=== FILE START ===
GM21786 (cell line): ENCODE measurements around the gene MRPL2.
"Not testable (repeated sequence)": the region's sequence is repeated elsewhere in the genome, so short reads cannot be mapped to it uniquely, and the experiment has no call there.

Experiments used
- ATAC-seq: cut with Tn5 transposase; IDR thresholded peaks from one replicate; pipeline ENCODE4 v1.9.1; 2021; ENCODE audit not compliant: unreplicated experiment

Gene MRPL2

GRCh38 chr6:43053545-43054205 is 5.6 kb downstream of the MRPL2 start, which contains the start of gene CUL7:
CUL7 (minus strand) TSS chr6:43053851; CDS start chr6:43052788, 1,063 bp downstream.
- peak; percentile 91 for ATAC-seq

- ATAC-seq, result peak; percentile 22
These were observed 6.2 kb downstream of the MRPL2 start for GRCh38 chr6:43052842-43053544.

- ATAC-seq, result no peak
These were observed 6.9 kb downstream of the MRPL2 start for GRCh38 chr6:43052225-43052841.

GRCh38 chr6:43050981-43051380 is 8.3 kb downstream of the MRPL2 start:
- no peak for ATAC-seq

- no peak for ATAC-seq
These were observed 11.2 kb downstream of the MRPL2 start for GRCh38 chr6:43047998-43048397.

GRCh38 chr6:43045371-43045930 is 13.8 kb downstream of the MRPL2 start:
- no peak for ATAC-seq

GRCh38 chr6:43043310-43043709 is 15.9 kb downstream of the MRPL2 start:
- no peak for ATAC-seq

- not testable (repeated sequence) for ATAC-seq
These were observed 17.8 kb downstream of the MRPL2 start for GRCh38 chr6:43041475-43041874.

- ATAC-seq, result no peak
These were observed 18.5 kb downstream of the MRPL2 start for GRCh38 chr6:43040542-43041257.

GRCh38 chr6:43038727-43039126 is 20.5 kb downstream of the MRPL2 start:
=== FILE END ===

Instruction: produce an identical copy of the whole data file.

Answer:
GM21786 (cell line): ENCODE measurements around the gene MRPL2.
"Not testable (repeated sequence)": the region's sequence is repeated elsewhere in the genome, so short reads cannot be mapped to it uniquely, and the experiment has no call there.

Experiments used
- ATAC-seq: cut with Tn5 transposase; IDR thresholded peaks from one replicate; pipeline ENCODE4 v1.9.1; 2021; ENCODE audit not compliant: unreplicated experiment

Gene MRPL2

GRCh38 chr6:43053545-43054205 is 5.6 kb downstream of the MRPL2 start, which contains the start of gene CUL7:
CUL7 (minus strand) TSS chr6:43053851; CDS start chr6:43052788, 1,063 bp downstream.
- peak; percentile 91 for ATAC-seq

- ATAC-seq, result peak; percentile 22
These were observed 6.2 kb downstream of the MRPL2 start for GRCh38 chr6:43052842-43053544.

- ATAC-seq, result no peak
These were observed 6.9 kb downstream of the MRPL2 start for GRCh38 chr6:43052225-43052841.

GRCh38 chr6:43050981-43051380 is 8.3 kb downstream of the MRPL2 start:
- no peak for ATAC-seq

- no peak for ATAC-seq
These were observed 11.2 kb downstream of the MRPL2 start for GRCh38 chr6:43047998-43048397.

GRCh38 chr6:43045371-43045930 is 13.8 kb downstream of the MRPL2 start:
- no peak for ATAC-seq

GRCh38 chr6:43043310-43043709 is 15.9 kb downstream of the MRPL2 start:
- no peak for ATAC-seq

- not testable (repeated sequence) for ATAC-seq
These were observed 17.8 kb downstream of the MRPL2 start for GRCh38 chr6:43041475-43041874.

- ATAC-seq, result no peak
These were observed 18.5 kb downstream of the MRPL2 start for GRCh38 chr6:43040542-43041257.

GRCh38 chr6:43038727-43039126 is 20.5 kb downstream of the MRPL2 start: